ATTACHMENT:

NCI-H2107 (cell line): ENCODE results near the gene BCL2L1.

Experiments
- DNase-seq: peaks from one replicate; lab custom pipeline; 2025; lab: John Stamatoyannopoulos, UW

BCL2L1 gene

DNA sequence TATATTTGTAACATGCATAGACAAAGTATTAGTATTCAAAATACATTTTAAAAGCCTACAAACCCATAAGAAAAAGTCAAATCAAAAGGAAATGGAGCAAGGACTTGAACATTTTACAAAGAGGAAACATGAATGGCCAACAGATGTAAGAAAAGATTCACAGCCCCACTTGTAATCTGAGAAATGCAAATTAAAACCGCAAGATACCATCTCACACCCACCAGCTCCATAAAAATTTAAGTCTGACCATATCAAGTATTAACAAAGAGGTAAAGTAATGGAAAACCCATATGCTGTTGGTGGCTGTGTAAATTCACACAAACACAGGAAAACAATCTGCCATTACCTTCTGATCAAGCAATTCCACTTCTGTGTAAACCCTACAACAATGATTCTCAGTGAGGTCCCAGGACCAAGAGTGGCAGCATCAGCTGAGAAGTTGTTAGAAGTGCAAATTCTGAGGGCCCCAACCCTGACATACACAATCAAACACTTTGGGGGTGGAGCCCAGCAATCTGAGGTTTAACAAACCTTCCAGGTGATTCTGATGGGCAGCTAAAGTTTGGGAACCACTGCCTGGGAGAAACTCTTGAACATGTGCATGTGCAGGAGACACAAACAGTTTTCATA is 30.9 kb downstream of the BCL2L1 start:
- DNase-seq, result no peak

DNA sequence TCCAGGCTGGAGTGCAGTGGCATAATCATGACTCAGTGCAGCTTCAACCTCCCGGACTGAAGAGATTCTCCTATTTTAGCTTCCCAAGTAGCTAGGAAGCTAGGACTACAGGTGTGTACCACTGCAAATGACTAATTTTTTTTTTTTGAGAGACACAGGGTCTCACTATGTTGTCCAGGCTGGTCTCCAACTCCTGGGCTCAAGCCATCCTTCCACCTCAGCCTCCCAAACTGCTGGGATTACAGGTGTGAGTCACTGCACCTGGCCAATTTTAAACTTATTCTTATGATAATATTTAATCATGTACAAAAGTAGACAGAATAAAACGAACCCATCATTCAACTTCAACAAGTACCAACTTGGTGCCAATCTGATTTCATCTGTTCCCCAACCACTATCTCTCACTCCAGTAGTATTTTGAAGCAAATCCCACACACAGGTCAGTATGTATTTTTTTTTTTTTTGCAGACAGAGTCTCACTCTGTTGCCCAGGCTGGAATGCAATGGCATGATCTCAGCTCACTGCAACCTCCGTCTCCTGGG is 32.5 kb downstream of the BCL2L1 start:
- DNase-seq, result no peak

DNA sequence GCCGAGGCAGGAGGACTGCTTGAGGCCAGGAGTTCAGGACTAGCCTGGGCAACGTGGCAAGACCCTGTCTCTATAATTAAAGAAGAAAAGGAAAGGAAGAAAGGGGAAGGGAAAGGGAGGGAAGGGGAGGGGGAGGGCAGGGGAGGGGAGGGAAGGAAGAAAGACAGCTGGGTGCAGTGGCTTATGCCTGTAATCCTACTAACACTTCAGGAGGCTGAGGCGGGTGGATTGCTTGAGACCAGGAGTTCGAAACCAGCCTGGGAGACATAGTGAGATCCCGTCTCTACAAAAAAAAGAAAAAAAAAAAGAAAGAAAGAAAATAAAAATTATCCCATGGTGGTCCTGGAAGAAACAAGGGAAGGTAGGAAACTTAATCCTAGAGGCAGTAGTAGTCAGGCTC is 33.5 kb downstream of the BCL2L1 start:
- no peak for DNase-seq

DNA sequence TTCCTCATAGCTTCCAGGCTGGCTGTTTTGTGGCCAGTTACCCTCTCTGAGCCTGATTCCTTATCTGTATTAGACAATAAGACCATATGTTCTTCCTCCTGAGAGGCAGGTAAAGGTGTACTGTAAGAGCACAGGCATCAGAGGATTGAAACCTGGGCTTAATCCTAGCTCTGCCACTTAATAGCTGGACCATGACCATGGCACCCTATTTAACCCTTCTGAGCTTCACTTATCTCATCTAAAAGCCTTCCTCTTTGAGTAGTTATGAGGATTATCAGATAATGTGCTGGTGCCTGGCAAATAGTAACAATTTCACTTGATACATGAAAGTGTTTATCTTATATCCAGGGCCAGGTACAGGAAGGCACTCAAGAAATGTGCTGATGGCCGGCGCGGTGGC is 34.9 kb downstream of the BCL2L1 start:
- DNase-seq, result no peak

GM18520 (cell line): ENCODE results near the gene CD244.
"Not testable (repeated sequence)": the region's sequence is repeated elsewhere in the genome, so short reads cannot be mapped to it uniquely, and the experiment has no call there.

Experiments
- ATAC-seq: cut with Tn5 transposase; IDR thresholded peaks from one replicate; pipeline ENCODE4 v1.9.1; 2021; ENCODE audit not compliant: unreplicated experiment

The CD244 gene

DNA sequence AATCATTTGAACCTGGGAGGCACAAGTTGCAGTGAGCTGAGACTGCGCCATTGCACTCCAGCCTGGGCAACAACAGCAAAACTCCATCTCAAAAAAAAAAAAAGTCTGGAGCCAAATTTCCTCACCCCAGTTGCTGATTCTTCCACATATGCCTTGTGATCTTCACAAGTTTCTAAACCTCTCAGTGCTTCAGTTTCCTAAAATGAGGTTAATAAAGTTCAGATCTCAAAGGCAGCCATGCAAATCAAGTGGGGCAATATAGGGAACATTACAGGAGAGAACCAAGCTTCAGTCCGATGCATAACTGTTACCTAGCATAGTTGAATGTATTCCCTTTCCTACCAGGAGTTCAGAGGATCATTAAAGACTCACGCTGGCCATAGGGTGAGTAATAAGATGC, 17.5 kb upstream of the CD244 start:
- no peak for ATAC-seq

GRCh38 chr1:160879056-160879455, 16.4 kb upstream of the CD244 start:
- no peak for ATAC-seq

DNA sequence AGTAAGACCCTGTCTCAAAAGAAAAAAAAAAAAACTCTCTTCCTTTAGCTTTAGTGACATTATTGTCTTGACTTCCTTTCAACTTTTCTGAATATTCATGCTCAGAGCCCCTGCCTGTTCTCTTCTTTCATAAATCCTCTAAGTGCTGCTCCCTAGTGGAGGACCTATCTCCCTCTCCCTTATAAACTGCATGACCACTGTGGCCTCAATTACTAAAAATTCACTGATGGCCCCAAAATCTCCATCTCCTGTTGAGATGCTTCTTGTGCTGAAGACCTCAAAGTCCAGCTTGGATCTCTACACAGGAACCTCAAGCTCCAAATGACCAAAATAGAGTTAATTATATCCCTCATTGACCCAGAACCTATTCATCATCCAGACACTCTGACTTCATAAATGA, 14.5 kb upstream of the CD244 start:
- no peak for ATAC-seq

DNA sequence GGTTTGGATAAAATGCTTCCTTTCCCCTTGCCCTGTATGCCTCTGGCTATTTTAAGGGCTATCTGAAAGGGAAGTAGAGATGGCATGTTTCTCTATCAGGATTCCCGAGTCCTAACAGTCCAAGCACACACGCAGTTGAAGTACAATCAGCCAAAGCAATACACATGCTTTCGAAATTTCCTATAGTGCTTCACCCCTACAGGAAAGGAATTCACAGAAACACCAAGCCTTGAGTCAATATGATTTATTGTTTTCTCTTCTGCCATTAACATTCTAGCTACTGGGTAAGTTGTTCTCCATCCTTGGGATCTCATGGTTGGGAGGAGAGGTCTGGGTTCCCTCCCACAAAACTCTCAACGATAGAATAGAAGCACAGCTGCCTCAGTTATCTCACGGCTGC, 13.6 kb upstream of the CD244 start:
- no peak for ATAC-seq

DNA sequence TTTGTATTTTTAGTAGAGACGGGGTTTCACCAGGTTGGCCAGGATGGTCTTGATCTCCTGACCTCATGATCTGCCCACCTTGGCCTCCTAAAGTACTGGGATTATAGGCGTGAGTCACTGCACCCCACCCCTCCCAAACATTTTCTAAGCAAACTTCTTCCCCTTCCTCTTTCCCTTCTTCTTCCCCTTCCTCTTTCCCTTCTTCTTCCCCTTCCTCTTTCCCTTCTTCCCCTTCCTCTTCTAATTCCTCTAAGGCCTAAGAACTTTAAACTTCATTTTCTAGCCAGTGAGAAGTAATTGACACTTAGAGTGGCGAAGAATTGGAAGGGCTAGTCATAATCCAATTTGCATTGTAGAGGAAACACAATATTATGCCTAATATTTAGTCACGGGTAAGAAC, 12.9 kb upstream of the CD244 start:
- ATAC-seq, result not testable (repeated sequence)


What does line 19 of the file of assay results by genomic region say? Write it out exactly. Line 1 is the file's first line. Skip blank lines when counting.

- no peak for ATAC-seq